Detroit Jews expressed some interesting views last week about
the "morning friendly," the Detroit Free Press.
Communal leaders and the man on the street told Jewish News'
staff writers David Holzel and Kimberly Lifton they are upset with
the Free Press coverage of the current disturbances in the ad-
ministered territories. Members of the Jewish community see a one-
sided slant to the continuing coverage of a continuing problem:
photographs of weeping women and children being dragged away
by Israeli soldiers continually find their way to the Free Press front
page, but rarely are the reasons for the confronta4ms explained.
Although the consensus of Jews is that the coverage is slanted,
few Free Press readers want to see the newsaper fail or see its editorial
voice changed by a joint operating agreement with the Detroit News.
The pollsters tell us that Jews as a group are more liberal than
comparable groups in the population. Most would also agree that
the Free Press is more liberal than the News in news coverage and
We agree with our readers: we do not want to see the Free Press
fail. But it should not repeat the mistakes of its 1982 Lebanon war
coverage, and it should present a more balanced picture abput the
reasons behind the Gaza and West Bank violence. Israel will never
be lilly white. But she should not be painted solid black.
so would not necessarily be an admission of guilt — something
Waldheim apparently abhors having to do. Instead, it would indicate
that he truly cares about Austria and that he places national in-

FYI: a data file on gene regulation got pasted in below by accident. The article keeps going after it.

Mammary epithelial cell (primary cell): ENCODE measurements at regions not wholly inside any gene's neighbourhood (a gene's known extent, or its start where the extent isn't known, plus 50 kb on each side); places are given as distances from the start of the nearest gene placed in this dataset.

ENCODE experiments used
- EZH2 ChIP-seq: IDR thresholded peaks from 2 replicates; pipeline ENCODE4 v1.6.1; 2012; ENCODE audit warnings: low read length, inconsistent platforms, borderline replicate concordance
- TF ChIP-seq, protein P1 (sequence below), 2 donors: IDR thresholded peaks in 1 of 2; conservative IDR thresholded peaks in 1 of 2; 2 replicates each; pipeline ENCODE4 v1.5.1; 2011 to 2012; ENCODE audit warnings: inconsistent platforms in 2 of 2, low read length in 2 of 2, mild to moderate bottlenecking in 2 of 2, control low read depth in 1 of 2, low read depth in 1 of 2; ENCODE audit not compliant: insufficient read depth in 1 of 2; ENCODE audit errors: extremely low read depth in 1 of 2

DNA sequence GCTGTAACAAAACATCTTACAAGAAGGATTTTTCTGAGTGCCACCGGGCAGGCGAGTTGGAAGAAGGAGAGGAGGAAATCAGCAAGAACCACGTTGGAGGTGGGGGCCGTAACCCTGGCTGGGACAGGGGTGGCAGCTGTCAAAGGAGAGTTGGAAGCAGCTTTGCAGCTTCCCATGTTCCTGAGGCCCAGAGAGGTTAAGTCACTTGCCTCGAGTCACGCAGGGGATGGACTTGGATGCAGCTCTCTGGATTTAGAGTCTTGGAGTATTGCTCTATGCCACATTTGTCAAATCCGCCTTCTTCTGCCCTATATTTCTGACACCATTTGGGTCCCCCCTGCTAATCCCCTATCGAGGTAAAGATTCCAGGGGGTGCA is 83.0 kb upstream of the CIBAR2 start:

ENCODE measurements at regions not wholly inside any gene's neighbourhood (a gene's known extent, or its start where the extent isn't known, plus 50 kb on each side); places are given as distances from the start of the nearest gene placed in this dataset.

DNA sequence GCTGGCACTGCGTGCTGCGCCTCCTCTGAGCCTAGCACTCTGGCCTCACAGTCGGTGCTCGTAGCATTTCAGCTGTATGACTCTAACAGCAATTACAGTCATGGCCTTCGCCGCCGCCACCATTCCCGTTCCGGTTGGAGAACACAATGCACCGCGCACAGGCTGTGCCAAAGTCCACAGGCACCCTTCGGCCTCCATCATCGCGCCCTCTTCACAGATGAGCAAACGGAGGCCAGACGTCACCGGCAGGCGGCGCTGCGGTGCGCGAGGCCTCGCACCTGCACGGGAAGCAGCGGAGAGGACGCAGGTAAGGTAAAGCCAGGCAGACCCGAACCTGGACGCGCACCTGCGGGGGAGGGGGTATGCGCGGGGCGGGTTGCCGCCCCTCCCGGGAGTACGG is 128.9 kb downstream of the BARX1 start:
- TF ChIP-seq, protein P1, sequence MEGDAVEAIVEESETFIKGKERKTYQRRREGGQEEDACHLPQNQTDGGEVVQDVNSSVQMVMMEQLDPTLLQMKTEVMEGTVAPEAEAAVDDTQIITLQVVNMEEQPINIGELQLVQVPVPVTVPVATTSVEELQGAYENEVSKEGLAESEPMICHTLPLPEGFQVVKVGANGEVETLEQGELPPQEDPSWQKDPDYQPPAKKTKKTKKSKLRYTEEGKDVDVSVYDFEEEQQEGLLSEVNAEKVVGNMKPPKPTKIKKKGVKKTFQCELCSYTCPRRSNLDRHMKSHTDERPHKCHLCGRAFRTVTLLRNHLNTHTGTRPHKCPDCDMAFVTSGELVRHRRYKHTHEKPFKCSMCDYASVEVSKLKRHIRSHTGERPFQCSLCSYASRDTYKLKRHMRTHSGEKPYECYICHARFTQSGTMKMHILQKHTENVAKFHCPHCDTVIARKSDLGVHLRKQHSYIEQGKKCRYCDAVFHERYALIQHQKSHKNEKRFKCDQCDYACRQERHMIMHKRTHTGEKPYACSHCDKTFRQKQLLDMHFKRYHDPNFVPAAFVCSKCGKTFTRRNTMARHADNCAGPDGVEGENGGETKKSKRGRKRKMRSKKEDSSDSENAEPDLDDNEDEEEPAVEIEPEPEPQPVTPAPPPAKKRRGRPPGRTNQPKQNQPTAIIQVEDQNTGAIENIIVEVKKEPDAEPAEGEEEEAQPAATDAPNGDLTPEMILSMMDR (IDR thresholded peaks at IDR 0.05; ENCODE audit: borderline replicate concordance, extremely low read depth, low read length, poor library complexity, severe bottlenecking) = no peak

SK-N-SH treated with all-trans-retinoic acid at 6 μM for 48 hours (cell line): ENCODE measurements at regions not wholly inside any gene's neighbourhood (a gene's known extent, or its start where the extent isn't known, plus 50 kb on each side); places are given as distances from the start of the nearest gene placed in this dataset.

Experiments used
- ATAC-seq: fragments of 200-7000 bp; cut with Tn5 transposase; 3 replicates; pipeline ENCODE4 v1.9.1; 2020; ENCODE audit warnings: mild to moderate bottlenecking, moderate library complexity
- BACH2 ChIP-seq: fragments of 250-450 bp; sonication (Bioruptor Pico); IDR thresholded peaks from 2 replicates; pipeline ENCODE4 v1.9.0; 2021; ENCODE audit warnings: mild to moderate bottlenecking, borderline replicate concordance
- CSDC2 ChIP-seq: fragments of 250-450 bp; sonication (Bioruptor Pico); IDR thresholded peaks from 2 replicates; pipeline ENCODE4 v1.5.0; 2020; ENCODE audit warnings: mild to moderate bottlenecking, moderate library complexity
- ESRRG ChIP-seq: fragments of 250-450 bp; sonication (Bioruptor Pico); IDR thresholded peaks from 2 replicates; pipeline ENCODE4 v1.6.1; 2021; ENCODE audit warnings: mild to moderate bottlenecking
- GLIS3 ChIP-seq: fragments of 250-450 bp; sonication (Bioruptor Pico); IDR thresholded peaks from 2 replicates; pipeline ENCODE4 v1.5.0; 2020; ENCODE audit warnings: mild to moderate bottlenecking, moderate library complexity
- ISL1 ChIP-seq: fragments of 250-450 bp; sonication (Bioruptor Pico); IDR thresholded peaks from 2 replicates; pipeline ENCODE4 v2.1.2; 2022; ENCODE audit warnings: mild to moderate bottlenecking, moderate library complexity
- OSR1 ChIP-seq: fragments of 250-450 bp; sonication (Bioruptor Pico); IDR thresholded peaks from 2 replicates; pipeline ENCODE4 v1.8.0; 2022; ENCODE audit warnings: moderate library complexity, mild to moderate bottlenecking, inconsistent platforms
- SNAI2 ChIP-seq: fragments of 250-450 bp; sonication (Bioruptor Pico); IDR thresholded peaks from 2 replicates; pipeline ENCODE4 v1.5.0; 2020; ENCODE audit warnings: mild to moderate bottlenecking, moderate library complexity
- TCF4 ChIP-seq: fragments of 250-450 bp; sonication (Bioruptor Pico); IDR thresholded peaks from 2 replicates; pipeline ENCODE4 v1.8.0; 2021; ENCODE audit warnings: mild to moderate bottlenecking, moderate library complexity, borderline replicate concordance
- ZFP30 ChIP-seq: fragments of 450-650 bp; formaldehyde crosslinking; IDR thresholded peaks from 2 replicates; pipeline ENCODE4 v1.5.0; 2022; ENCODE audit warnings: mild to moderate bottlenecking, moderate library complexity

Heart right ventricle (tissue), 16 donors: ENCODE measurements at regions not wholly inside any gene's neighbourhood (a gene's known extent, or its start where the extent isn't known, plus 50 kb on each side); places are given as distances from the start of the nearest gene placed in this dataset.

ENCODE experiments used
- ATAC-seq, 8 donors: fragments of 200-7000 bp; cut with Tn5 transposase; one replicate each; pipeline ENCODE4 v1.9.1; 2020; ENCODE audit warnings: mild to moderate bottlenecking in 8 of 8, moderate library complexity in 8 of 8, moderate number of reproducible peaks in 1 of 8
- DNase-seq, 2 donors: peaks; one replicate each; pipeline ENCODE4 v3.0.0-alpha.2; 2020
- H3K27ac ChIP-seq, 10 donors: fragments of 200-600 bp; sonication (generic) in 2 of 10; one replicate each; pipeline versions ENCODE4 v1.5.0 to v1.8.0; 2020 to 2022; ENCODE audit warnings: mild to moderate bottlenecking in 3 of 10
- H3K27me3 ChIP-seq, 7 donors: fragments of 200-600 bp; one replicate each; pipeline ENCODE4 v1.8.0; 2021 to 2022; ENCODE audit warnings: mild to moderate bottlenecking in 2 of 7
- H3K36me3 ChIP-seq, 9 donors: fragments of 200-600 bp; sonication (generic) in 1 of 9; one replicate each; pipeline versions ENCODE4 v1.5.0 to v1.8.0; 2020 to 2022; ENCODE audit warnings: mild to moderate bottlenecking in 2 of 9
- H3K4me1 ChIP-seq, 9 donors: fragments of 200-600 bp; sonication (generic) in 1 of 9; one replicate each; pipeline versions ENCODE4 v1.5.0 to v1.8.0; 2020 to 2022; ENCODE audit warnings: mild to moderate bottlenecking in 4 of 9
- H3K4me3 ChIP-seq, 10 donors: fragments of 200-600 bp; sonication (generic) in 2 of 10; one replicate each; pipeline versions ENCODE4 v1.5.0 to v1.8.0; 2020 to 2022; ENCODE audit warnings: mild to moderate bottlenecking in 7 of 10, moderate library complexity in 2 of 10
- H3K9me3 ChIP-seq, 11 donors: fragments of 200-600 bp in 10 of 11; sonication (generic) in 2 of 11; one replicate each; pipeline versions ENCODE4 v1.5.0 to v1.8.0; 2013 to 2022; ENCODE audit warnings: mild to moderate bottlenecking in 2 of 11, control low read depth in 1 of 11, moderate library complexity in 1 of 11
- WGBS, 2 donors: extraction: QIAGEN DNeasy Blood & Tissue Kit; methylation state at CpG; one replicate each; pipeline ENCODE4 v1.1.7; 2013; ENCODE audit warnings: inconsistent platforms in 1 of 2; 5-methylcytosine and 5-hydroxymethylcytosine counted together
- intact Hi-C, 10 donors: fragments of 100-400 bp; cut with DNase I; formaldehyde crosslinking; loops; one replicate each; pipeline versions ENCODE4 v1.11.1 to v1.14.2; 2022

terests above personal aggrandizement. Such a gesture might sal-
vage whatever honor Waldheim retains.
And in Brooklyn last week, a 77-year-old Jew, Jacob Tannen-
baum, pleaded guilty to charges he had abused Jewish prisoners in
1944 and 1945 in Goerlitz, a Nazi-forced labor camp near Dresden.
In exchange for Tannenbaum surrendering his U.S. citizenship, the
government agreed not to deport him.
Last May, when the government first filed its charges against
Tannenbaum, The Jewish News and other news organizations unear-
thed incriminating testimony against him by survivors of Goerlitz.
Among these were that he had fatally beaten at least four Jewish
prisoners, brutalized others and raped at least one woman. Survivors
claimed he had usually acted in the absence of members of the Ger-
In light of these accounts, the resolution of the Tannenbaum case
seems tame and lenient.
Trying Tannenbaum would certainly have made many people ex-
tremely uncomfortable. Witnesses would have spoken of a Jew abus-
ing and killing other Jews in a Nazi camp. But a trial was warranted.
By avoiding it, the government skirted its legal and moral duties.
Forty-three years is a long time to wait for justice to prevail. But
events of the past 12 days indicate that justice still awaits in at least
two cases emanating from the Nazi era.
On Monday, a commission of historians empowered by the
Austrian government to study Kurt Waldheim's wartime record
reported that the Austrian president must have known about
atrocities committed by the Germans. The commission further con-